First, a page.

Each part of a transaction request is present in this structure. The ToString() method has been overridden to return the correct string to send out to the Omni terminal. The structure is self-describing so I will not explain all the details. Just compare the structure to Listing 1 and have a look at the comments in the overridden ToString() method.

The MessageType, TransactionType and AdditionalInformationType enumerations all contain a custom attribute called StringValue for each of their members. In the overridden ToString() method of the TransactionRequest structure the value of this custom attribute is read using the static GetStringValue() method of the StringValueAttribute class. A bit of reflection is used to retrieve these values, but since handling a transaction with a payment terminal is a lengthy request anyway it’s worth the cost in my opinion. Discussing how to write custom attributes is beyond the scope of this article so I recommend that you check out the accompagnying source code and this article which explains how to write such an attribute.

Remark: As you may have noticed this structure offers no support for repeating groups of additional information. This is left as an exercise for you. Feel free to add support for this feature.

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The Terminal Class

Now that everything is in place it’s time to design a class which represents an Omni terminal. This the first of two classes which are made public in the containing assembly. Most, if not all, of the interactions by the end-user with this assembly will be with this class.

Listing 7 shows you the code for the VerifoneOmni3750 class which represents the Omni terminal. The code is briefly discussed afterwards.

Listing 7 – VerifoneOmni3750 Class

public class VerifoneOmni3750 : IDisposable
    #region Instance fields

    private SerialPort serialPort = new SerialPort();        


    #region Properties

    public SerialPort SerialPort
        get { return serialPort; }

    public int TerminalId { get; set; }        


    #region Methods              

    public void SendTransactionRequest(double amount, int receiptNumber, string currency)
        TransactionRequest request = new TransactionRequest
            MessageType = MessageType.TransactionRequest,
            TerminalId = this.TerminalId,
            Amount = amount,
            ReceiptNumber = receiptNumber,
            TransactionType = TransactionType.Purchase,
            AdditionalInformationType = AdditionalInformationType.Currency,
            AdditionalInformation = currency



    #region IDisposable Members

    private bool disposed;

    private void Dispose(bool disposing)
        if (!this.disposed)
            if (disposing)
                // Clean up any managed resources here.
                // ...
            // Clean up any unmanaged resources here.
            disposed = true;

    public void Dispose()



This class consists out of four regions, namely:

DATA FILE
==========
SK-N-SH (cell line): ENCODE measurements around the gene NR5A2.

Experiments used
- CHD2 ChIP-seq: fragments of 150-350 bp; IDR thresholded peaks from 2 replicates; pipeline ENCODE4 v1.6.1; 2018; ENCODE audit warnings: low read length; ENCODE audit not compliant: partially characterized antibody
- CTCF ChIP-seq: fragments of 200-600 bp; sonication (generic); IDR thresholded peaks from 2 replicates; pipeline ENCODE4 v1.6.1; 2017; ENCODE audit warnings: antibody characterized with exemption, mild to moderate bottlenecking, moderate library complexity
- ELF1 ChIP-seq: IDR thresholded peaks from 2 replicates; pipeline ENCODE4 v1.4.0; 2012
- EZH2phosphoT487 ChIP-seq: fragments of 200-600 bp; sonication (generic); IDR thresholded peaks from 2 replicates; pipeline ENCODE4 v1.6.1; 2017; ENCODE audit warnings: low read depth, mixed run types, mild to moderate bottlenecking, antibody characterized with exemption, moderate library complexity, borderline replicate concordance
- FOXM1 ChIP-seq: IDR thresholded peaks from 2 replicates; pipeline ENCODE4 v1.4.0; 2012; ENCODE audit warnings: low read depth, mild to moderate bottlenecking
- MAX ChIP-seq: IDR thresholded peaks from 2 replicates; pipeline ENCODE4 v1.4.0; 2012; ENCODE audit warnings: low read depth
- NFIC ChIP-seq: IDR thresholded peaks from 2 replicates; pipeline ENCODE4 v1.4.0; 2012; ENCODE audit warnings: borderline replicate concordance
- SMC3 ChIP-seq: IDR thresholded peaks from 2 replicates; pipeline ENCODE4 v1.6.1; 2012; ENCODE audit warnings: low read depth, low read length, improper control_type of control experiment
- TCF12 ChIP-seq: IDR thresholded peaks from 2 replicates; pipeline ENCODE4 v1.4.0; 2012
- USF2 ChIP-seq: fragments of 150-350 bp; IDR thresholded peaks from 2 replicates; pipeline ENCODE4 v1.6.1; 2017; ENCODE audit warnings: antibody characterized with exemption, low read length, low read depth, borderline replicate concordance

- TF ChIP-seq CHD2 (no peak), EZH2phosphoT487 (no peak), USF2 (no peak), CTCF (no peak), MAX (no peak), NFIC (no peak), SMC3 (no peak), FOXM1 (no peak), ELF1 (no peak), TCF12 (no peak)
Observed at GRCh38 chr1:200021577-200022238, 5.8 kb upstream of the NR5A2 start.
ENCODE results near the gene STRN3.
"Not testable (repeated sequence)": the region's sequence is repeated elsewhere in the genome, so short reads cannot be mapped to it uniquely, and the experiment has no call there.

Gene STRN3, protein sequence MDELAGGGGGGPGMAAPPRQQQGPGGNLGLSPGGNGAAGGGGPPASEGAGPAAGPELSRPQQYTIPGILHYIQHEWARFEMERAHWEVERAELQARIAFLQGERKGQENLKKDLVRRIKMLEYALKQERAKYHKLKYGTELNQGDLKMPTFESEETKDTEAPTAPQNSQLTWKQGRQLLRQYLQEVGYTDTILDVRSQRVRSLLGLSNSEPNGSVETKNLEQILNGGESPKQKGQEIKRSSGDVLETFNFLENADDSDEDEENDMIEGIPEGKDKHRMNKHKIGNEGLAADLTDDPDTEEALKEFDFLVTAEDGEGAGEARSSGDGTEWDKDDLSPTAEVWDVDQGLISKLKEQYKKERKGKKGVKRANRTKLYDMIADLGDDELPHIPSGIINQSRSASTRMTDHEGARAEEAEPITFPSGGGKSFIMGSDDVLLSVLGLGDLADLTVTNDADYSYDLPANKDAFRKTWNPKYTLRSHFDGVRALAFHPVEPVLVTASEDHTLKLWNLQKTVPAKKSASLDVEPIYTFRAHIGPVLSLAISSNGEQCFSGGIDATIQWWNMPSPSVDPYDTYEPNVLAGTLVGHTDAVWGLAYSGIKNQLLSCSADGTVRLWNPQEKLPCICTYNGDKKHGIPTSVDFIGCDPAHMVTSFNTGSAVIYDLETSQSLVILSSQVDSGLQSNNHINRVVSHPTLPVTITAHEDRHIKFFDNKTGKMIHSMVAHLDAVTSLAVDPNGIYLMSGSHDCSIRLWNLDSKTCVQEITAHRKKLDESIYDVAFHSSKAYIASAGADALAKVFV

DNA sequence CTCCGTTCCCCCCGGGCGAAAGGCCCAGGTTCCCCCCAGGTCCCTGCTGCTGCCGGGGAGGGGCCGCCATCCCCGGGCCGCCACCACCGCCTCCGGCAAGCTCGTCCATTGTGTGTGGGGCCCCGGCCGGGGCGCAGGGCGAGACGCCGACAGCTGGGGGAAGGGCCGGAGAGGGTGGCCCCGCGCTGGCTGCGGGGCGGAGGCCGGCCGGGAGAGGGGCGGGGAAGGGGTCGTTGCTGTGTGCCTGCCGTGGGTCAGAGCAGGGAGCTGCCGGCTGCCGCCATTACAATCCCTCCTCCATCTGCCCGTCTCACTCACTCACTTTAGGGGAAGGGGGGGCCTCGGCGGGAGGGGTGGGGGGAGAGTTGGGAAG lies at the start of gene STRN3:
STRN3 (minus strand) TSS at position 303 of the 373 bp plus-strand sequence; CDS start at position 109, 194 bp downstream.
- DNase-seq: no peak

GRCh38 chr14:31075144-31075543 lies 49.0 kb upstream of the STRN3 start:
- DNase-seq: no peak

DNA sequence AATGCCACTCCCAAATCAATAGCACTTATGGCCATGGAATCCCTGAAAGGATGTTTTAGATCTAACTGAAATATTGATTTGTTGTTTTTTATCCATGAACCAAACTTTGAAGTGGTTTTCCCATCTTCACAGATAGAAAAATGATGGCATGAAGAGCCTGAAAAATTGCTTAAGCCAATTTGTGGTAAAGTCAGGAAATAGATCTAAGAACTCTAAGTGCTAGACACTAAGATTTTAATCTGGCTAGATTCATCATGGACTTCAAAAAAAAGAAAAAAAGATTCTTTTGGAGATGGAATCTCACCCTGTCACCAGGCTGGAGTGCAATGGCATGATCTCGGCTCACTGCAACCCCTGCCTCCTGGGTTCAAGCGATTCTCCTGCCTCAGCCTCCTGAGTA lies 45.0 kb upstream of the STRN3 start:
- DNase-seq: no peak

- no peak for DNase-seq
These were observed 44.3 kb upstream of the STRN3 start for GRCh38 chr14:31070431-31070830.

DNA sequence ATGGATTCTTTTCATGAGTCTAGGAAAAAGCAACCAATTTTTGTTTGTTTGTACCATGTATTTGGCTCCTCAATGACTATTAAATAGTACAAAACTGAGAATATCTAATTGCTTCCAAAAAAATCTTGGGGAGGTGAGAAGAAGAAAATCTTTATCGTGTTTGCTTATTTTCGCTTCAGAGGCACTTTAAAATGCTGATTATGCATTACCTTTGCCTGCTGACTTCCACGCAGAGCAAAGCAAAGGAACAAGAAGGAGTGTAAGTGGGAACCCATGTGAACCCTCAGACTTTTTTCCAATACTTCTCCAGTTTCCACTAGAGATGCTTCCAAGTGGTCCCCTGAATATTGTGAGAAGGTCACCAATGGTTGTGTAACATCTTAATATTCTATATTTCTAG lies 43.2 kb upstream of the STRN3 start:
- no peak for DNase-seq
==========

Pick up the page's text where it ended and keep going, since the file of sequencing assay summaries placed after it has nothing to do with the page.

1. Instance Fields: The class has only one instance field, namely an instance of the class SerialPort. The Omni terminal has exactly one serial port. Obviously all communication is done through this port.
  2. Properties: Actually the class has two instance fields, the second one is not so visible to the naked eye because it is declared using an automatic property. An instance field for this property will be generated automatically in the resulting CIL code. The two properties of this class are SerialPort and TerminalId. The first one exposes the serial port instance field so the end-user of this class can set the baud rate, parity … and so on. The second property allows you to set the id of the Omni terminal which is sent out with every transaction request.
  3. Methods: The only method exposed by this class is the SendTransactionRequest(…) method. As you can derive from the name it sends out a transaction request to the Omni terminal. You can specify three parameters which will end up in the request, namely the amount, the receipt number and the used currency.
  4. Disposal Pattern: Last but not least this class implements the IDisposable interface and adheres to the Disposal pattern to ensure that any unmanaged resources maintained by the serial port instance are properly disposed of.

The second class to be exposed from this assembly is a static class named SerialPortExtensions which adds a few extension methods to the SerialPort class from the System.IO.Ports namespace.

Listing 8 SerialPort Extension Methods

public static class SerialPortExtensions
    public static void Open(this SerialPort port, int portNumber)
        port.PortName = "COM" + portNumber.ToString(CultureInfo.InvariantCulture);

    public static void WriteBinary(this SerialPort port, string command)
        byte[] buffer = new byte[command.Length];
        for (int i = 0; i < command.Length; i++)
            buffer[i] = (Byte)(Encoding.ASCII.GetBytes(command.Substring(i, 1))[0]);
        port.Write(buffer, 0, buffer.Length);

These extension methods are pretty simple in nature. The overloaded Open(…) method makes it easier to open a specific serial port and the WriteBinary(…) method allows you to send a string to said port in binary format.

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Client Application

Using the VerifoneOmni3750 class is pretty straightforward. Just create a new client application (Windows Forms, Console application…etc.), add a reference to the assembly containing the class and use the code shown in Listing 9.